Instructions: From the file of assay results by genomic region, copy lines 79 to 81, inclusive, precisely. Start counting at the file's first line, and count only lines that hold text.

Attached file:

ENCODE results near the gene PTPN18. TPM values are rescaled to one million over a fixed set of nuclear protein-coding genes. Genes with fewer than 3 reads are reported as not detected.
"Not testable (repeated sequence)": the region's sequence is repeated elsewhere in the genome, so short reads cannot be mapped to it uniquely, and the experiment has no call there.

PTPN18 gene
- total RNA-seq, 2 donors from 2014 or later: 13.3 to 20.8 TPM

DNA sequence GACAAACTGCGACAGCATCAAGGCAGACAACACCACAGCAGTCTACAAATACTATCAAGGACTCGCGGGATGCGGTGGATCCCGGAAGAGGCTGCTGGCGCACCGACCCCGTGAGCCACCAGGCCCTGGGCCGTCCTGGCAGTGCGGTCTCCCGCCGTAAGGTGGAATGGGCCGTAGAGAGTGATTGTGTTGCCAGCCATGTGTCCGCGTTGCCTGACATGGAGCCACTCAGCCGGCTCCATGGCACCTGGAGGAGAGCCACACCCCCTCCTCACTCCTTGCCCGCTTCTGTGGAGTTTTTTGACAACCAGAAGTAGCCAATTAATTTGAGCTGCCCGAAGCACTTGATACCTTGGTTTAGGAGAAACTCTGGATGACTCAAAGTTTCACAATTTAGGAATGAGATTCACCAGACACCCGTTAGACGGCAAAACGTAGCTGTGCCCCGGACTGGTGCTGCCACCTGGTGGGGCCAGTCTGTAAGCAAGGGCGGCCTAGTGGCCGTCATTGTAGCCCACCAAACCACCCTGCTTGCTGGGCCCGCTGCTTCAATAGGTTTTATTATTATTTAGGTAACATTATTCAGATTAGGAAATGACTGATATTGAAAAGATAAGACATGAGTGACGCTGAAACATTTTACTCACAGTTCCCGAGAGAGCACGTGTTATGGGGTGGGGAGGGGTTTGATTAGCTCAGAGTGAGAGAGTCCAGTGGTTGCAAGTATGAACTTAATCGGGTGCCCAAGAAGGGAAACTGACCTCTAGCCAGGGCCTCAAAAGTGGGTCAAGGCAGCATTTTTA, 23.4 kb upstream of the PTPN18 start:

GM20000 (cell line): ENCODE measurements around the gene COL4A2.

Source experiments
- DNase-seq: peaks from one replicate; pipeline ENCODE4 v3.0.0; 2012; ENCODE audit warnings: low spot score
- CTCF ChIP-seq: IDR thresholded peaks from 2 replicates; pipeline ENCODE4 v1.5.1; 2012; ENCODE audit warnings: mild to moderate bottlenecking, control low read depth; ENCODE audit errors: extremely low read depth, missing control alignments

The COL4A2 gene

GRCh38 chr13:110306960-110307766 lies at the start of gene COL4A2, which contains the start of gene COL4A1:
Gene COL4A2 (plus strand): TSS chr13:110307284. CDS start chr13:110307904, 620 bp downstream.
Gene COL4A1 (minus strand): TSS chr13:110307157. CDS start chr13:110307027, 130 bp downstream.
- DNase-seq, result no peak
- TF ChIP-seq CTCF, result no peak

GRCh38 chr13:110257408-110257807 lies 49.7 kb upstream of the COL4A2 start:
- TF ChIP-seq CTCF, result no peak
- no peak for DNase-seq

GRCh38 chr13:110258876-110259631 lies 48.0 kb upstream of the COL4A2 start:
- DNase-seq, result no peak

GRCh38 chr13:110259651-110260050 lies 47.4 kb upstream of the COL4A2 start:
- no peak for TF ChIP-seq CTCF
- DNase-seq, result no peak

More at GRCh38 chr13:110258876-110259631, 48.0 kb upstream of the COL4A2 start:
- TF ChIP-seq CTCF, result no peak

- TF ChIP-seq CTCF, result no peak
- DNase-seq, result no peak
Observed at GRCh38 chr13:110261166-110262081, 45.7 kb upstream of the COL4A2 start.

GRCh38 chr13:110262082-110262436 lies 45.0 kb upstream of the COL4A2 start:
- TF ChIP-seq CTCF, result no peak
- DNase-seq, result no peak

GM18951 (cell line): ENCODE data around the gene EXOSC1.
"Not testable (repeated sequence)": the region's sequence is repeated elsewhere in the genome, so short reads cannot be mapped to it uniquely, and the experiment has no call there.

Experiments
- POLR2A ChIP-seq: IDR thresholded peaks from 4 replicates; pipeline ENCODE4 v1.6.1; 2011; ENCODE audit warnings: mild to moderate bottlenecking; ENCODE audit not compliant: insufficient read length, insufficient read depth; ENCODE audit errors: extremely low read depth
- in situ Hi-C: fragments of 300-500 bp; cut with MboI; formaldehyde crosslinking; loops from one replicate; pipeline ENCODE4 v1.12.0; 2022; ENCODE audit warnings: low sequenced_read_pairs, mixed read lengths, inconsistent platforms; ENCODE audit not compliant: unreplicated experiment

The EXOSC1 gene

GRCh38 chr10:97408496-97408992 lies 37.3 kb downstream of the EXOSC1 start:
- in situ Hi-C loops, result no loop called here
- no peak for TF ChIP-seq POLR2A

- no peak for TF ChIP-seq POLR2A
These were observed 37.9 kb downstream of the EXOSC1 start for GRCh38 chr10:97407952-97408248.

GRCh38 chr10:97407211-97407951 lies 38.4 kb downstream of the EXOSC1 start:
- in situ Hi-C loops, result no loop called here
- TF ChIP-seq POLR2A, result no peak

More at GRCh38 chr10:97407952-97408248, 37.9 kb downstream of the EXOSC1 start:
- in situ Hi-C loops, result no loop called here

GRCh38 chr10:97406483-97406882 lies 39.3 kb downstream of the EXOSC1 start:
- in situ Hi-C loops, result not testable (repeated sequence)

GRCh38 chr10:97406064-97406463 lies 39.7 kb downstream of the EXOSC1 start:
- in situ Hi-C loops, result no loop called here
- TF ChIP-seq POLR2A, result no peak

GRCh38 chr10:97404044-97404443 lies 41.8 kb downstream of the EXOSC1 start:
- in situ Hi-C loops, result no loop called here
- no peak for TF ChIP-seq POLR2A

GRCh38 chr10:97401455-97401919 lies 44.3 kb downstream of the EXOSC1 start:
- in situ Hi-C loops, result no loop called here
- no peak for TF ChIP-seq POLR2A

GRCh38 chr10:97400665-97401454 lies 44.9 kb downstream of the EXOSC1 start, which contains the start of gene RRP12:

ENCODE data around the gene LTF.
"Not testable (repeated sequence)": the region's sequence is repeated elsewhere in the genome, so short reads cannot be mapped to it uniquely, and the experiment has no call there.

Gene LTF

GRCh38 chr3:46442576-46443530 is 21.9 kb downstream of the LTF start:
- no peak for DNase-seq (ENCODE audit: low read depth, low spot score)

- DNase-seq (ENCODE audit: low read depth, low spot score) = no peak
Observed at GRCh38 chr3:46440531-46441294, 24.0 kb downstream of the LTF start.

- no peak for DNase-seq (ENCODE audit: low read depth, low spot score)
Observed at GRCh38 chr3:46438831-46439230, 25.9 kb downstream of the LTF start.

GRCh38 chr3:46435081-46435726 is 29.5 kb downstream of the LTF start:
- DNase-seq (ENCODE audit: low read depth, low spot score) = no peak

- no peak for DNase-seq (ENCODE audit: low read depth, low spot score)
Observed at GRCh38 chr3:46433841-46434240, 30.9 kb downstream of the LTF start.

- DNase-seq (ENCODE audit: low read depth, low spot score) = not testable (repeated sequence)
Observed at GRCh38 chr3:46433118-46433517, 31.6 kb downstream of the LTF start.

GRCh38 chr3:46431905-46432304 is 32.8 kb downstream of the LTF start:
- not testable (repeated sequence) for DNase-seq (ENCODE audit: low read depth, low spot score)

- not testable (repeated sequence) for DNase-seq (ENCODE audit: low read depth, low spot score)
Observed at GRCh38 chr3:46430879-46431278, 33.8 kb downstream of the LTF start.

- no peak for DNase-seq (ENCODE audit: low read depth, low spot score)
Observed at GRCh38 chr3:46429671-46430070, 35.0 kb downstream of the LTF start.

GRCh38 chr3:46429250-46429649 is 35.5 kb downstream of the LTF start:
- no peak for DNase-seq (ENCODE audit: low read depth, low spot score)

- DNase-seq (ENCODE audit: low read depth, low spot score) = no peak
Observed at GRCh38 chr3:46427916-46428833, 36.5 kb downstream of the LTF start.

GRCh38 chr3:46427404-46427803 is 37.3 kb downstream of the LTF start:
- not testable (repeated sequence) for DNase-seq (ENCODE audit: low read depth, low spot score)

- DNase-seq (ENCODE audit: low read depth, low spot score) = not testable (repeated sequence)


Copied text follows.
- no peak for DNase-seq (ENCODE audit: low read depth, low spot score)
Observed at GRCh38 chr3:46429671-46430070, 35.0 kb downstream of the LTF start.

GRCh38 chr3:46429250-46429649 is 35.5 kb downstream of the LTF start: